The Former Shearers Arms Hotel stands on Part of Crown Allotment 1 Section 8 in the Parish of Moorpanyal for which Captain Edward Brown Addis RN of Launceston purchased the crown grant in July 1839. Addis moved to Geelong in 1841 where he held the position of commissioner of crown lands. Early in 1847 he sold part of the land to John Day who was soon after granted a publican's general licence. Day opened his hotel in July 1847 but the first mention of any aspect of the building occurred in 1849 when the then licensee Joseph Lewis was required to provide an additional bedroom. The licence changed hands several times in the early years. In 1852 William Harrison was listed as proprietor followed by Herbert Swindells in 1854, James Grant in 1855 and George Leaford in 1856.
The association with Herbert Swindells is of interest. An educated man, Swindells was a teacher at the Free Presbyterian School in 1848. He wrote poetry, some of which was published and in 1852 led an exploration party which discovered the Wardy and Yallock (Spring Dollars) goldfields. George Leaford, a former sea captain, was an active promoter of the inn, organising many social and sporting events but died in 1858 aged 38.
A common thread through this early period is the ownership of the land by Elizabeth Harrison. She purchased the hotel in 1852 shortly after the death of her husband William and c.1856 married George Leaford. Some time prior to 1882 she married Herbert Swindells as it was in this year that the couple sold the land to Thomas Battern.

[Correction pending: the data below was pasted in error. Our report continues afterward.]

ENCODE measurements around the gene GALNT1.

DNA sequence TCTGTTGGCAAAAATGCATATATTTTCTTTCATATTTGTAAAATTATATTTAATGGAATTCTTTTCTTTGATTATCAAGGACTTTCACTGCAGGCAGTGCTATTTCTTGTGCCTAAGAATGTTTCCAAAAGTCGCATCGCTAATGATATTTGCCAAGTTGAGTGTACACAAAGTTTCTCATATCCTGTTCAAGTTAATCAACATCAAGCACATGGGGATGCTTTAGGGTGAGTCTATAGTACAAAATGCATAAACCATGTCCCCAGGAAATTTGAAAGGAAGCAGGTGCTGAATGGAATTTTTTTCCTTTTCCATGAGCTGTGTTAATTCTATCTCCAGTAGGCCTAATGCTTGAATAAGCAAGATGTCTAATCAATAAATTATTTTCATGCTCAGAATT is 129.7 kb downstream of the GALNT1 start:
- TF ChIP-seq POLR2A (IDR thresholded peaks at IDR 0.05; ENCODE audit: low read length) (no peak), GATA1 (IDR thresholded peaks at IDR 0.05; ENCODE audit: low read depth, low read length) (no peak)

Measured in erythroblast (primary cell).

The building was described in 1850 as a seven roomed brick public house with stables and a garden and there is no reason to believe that substantial portions of the present building do not date from this period or earlier. The simple form of the rear section is consistent with a building of this early date and also relates closely to the plan shown on Taylor's 1854 map.
The Shearer’s Arms is a stucco and brick building with a hipped roof. Of domestic character, it is illustrative of the form of an early rural inn which has become enveloped in the growth of Geelong. The building has been altered and extended several times. Two main rooms and a central passage have been added at the front possibly in the 1850s. The front porch appears to be an early 20th century addition.
Despite its altered form the Shearer’s Arms is of state historical importance as a rare surviving example of a pre-gold rush hotel. It is one of the oldest buildings in Victoria and probably predates the Harp Inn of c.1848 in Geelong West.